Cloud is changing business and IT operating models. That means core IT job roles must change too.
A couple of obvious roles emerging are cloud architect and cloud security specialist.
Cloud architects must understand enterprise architecture and service-oriented architecture (SOA) as well as the new directions that cloud computing can take both. Cloud architects must also have detailed knowledge of Platform, Infrastructure, and Software as a Service (PaaS, IaaS, and SaaS), including the players and solutions that are available on the market. This means working with developers and existing IT leadership to progress toward the use of cloud computing, making the right decisions along the way.
Cloud security specialist is perhaps the most important role and skillset in moving to the cloud. Cloud security specialists must understand the new security models and how to enable the security technology required to keep business processes effective and efficient and data moving to and between private, public, or hybrid clouds.
The role of network engineer is changing into cloud engineer. Classic network engineers implement, maintain, optimize, and provide operational support for network hardware, software, and communication links of the cloud infrastructure. These IT staff managers and members have deep, CCNA-level expertise in networking hardware and protocols. Cloud migration is less product-specific and requires more analytical skills coupled with that deep technology knowledge. Today’s network engineers—make that cloud engineers—need a broad understanding of technology and systems, along with increased abilities in capacity management, planning, demand forecasting, and trending analysis. Cloud and virtualization essentials, virtualized infrastructure, and hosted solutions are key new areas of focus.
The other side of IT—application development—is changing too. New applications and development systems are what drive cloud computing. Those who design and develop application software now focus on mobile applications and development for cloud, or SaaS. Development in and on the cloud—PaaS—means entirely new mandates for developers: creating self-provisioning and self-monitoring applications.
Perl, PHP, Python, Java, C programming languages, Oracle, SQL, MySQL, and all the existing tools and techniques are shifting. Cloud development is AJAX, HTML, XML, REST, cloud networking, and operating system APIs. New knowledge, skills, and abilities here span DevOps, cloud essentials, virtualization essentials, virtual machines, cloud system management tools, orchestration tools, heightened security, and distributed architecture of platforms. Software developers are now cloud developers.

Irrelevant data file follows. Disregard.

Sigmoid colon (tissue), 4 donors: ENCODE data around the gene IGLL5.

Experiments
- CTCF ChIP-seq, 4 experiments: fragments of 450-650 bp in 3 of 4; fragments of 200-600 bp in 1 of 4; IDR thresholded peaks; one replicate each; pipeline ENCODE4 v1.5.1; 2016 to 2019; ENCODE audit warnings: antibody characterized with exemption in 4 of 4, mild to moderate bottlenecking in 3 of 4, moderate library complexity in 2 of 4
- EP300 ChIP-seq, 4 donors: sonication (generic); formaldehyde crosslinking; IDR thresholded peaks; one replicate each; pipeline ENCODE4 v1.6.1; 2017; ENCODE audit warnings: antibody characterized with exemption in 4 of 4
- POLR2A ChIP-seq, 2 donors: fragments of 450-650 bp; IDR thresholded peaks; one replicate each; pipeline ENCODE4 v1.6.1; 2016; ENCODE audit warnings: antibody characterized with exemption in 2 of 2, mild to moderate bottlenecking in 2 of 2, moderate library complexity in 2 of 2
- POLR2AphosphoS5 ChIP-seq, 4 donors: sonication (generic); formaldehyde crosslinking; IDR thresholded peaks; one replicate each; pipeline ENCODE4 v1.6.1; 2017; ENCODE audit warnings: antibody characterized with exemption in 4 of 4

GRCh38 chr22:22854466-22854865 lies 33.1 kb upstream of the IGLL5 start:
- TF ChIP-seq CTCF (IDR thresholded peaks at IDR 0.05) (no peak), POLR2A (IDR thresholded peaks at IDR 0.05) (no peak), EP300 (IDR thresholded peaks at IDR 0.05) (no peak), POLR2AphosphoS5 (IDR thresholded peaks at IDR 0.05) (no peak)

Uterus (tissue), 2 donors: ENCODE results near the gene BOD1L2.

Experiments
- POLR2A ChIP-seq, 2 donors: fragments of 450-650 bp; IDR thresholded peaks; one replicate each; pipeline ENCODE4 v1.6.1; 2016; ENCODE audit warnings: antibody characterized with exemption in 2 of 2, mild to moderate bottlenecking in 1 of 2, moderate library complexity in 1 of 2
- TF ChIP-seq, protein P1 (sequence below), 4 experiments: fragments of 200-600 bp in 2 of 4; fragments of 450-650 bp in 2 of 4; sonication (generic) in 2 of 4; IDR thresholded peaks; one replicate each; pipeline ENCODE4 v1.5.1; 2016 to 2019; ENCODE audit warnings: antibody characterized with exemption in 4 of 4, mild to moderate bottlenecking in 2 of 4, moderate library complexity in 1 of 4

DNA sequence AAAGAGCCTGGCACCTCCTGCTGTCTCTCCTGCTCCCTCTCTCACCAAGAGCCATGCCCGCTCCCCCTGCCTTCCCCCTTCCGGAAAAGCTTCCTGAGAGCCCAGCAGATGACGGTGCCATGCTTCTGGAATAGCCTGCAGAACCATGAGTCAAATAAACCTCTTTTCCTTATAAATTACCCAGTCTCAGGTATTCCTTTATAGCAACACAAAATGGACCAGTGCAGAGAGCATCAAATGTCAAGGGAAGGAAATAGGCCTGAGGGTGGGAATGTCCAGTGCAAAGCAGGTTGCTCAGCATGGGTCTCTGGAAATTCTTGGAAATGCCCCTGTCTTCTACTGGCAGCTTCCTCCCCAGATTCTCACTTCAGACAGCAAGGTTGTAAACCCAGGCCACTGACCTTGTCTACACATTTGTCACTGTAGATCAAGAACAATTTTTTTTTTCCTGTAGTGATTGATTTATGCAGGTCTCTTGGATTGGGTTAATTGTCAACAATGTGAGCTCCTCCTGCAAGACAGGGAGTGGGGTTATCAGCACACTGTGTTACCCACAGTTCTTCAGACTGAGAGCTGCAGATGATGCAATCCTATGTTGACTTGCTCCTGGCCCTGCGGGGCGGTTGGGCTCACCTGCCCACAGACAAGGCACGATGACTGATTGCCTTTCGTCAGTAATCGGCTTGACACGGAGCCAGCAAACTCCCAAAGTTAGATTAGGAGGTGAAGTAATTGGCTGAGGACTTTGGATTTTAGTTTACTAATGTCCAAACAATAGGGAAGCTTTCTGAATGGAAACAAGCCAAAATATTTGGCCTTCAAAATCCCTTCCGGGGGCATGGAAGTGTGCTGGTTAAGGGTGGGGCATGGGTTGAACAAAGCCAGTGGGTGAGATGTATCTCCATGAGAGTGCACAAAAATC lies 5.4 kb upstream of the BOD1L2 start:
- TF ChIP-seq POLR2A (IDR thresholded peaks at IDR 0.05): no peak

Let us not forget the front line of IT: those in customer-facing support roles. Foundational help desk and service support skills and methods are shifting as well. These critical IT members must support remote workers, BYOD at a variety of locations, and cloud-based applications with limited control and visibility. Now they need to integrate social media support models, and they must have additional skills required to support multiple technologies in multiple configurations in multiple environments, including virtual. Enhanced communications, troubleshooting, and relationship skills are core to support success. Support analysts are now cloud support analysts.
It doesn’t stop there. All IT roles are affected:
- Systems administrators and/or database administrators become cloud administrators
- Service managers (aka ITIL people) become cloud service managers
- Project managers become cloud project managers
Because of cloud, IT leaders have not only technology issues, but also managerial issues. Consider onboarding, career development, and advancement at your organization. Have all your job descriptions been updated and regraded accordingly? As managers ask employees to move to new ways of working and refine what and how they work, are the compensation and supervisory support systems keeping pace? Have managers been working with HR to ensure they’re hiring and promoting the right skills?
And, what about the manager’s skills? Are IT leaders ready and able to lead a team through this transformation? Perhaps one last new cloud computing role is in order: cloud transformation specialist.